Where do you begin ? By feeding your intellect with all the information it can handle, and then using it to turn information into insight. This means thinking about things in a deep and questioning way, exploring all options, while holding back on final judgements. It also means learning to ‘look’ with your mind’s eye at the way your mind works, observing the way thoughts arise, and observing how your mind processes them. Some mental events take many years of careful observation before you can even catch more than a glimpse of them, so you have to persist in training yourself to observe, all the time being careful not to clutch at imaginings and then trying to turn them into realities. Imaginings are not realities, but it takes some training to tell the difference, and this is where a determination to persist is so important, so that you can start to cut yourself adrift from religious – or any other kind – of fantasy. Observing metaphysical phenomena is difficult enough without cluttering up your mind with your own imaginings, but only you, as the singular witness of your mind’s eye, can tell the difference. Learning to observe and analyse the workings of your mind is a special skill, and requires regular effort. This is not the same as meditating, whereby you hold fast on to a thought, and fix it in your attention; nor is it contemplating, where you reverentially examine mental images from a series of predefined perspectives; this is more a deep ‘pondering’ where you try to find answers to seemingly impossible questions, slowly and systematically, over time; asking yourself, again and again, what is this situation, and how did it come to be like this, and what can you see – or know – for yourself ? You have to learn not to supply a prejudicial answer, such as ‘this is karma’ or ‘God’s will’ or any such silliness culled from some tradition or other: you simply have to learn to look at the situation as it appears to you, in your mind’s eye, in itself. You will not be able to do this immediately; it takes months, if not years, if not decades of practice, because your mind is probably happiest dipping into its memory of conventional thoughts and then holding up suitable candidates as answers. This grabbing of readymade ideas is very common, and is as true of the ordinary religious believer as it is of the supposedly super clever evolutionary biologist.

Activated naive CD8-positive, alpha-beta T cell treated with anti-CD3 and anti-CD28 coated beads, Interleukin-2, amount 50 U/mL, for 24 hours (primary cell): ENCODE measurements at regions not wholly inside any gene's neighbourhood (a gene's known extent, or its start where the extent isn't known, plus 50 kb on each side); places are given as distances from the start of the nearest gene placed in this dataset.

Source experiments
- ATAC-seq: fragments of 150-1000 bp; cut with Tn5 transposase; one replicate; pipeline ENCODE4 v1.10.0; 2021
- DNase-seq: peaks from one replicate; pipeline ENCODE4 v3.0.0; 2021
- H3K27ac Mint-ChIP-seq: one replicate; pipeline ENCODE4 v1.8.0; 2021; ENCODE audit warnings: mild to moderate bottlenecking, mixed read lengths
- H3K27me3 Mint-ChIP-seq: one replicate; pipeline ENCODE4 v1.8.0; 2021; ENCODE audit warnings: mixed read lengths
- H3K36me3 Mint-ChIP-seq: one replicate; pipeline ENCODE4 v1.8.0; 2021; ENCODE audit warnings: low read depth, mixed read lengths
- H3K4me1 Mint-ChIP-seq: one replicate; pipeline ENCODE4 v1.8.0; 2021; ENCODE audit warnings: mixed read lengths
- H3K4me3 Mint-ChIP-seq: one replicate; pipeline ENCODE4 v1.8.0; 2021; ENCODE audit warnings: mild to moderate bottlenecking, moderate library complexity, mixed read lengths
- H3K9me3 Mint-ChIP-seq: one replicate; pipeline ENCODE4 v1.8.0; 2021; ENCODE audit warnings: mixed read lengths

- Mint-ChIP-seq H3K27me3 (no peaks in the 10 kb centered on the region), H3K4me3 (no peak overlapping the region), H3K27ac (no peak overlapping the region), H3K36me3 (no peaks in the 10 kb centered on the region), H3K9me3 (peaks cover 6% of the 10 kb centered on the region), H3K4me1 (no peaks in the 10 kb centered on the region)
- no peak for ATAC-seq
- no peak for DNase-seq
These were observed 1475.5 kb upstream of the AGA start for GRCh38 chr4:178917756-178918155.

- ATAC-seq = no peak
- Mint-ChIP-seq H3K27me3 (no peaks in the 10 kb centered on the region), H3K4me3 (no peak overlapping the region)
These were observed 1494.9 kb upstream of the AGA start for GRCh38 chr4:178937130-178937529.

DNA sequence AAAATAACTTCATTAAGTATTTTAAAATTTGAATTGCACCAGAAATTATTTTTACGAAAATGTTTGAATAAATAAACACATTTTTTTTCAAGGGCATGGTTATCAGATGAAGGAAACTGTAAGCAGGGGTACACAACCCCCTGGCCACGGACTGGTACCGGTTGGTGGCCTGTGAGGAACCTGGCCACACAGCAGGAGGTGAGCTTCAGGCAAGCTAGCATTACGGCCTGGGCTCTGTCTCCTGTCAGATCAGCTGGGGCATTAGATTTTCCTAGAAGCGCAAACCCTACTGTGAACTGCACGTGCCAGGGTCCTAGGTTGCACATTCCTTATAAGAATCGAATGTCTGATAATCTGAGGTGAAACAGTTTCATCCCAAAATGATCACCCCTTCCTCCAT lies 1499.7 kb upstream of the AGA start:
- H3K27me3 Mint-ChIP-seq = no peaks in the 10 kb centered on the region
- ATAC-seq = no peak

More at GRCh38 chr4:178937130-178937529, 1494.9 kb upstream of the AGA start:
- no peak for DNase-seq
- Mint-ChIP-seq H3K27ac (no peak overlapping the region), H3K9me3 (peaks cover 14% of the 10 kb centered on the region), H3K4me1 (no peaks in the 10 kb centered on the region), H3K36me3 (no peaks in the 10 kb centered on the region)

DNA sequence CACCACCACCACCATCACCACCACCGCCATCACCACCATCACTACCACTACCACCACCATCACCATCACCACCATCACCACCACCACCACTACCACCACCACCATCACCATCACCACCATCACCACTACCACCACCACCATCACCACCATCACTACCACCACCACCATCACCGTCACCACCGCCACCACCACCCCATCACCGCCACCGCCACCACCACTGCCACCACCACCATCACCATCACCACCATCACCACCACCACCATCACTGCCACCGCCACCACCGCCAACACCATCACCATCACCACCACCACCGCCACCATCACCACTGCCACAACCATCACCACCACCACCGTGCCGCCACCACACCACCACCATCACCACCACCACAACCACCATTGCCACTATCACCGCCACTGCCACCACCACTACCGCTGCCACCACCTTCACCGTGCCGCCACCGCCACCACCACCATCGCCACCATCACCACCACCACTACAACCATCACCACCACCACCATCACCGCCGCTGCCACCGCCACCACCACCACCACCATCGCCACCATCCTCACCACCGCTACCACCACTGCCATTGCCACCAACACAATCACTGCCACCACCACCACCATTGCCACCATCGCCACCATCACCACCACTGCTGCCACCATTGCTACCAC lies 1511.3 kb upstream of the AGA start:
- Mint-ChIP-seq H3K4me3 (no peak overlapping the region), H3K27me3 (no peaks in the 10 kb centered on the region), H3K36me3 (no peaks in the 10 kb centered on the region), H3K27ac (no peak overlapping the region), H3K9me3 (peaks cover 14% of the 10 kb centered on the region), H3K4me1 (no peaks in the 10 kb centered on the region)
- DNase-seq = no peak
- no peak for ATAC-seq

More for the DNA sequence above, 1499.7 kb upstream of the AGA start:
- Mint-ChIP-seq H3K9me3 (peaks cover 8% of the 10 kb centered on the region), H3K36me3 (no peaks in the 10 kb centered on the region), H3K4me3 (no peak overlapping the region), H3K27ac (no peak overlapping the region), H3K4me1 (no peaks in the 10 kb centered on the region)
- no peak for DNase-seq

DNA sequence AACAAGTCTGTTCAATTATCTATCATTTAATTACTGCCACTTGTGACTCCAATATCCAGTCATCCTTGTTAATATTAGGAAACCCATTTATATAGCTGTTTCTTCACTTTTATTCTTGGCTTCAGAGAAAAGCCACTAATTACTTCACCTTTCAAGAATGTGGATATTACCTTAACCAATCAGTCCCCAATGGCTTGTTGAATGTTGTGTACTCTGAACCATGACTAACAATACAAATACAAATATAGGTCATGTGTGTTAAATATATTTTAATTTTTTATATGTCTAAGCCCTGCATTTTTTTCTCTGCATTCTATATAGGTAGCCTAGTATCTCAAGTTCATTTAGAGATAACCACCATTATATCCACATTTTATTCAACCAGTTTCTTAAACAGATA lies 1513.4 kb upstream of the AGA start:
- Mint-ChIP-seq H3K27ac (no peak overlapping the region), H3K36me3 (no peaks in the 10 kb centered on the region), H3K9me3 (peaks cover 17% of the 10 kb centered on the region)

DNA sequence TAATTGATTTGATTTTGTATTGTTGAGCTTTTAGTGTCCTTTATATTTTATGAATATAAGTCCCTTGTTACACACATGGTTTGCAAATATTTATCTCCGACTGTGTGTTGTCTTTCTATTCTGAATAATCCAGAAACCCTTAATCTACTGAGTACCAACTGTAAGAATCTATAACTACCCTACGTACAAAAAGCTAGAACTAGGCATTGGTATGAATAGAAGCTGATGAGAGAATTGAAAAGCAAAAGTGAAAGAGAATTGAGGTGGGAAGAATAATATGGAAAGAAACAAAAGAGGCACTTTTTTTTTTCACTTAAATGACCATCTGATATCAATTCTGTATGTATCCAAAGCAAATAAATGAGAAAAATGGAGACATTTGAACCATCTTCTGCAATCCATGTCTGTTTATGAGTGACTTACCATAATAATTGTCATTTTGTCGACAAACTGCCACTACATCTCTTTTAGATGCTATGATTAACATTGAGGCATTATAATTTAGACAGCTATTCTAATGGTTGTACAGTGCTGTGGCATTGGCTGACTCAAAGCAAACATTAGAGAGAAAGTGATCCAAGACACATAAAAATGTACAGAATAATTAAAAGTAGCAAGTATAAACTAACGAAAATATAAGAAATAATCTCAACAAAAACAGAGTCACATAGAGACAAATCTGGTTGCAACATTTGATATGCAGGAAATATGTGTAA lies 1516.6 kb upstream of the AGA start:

How do you nurture your intellect ? By exercising it. By educating it in all the major subjects which feature in modern life: celebrity, sport, politics, economics, culture. By learning, memorising, reading, discussing, observing. You don’t have to plunge into every available subject, but it does no harm to inform yourself of the major issues of the day, and have a well thought out opinion on them.
A popular idea is that the ordinary mundane secular world is irredeemably polluted, whereas the religious world is clean and spiritual, but this is an example of thoughtless infantilism, and it usually indicates a weak and damaged intellect, of the sort that would be of no use in any serious critical judgement. The spiritually withdrawn and unsullied person is invariably profoundly stupid, and inadequate, but they get away with it by employing very theatrical religious tropes to hide their idiocy. Visit YouTube, find some of the big names in religion, yoga and mysticism, and witness grand vacuity in action. The sight of their faces alone ought to be enough to tell you that no form of lively intelligence lurks behind the manifest sanctimony. It is simply not possible to achieve wisdom of any significance by insulating yourself from the very arena where wisdom in generated, namely direct experience of ordinary life itself, especially in its most displeasing and humiliating aspects. If you’ve been through life in the raw, you have at least the opportunity of elevating your experiences into wisdom; if you haven’t had direct experience, your opinion is worthless. And the idea you picked up your wisdom in a previous incarnation or in some other existence is too contemptible to dignify with a serious rebuttal.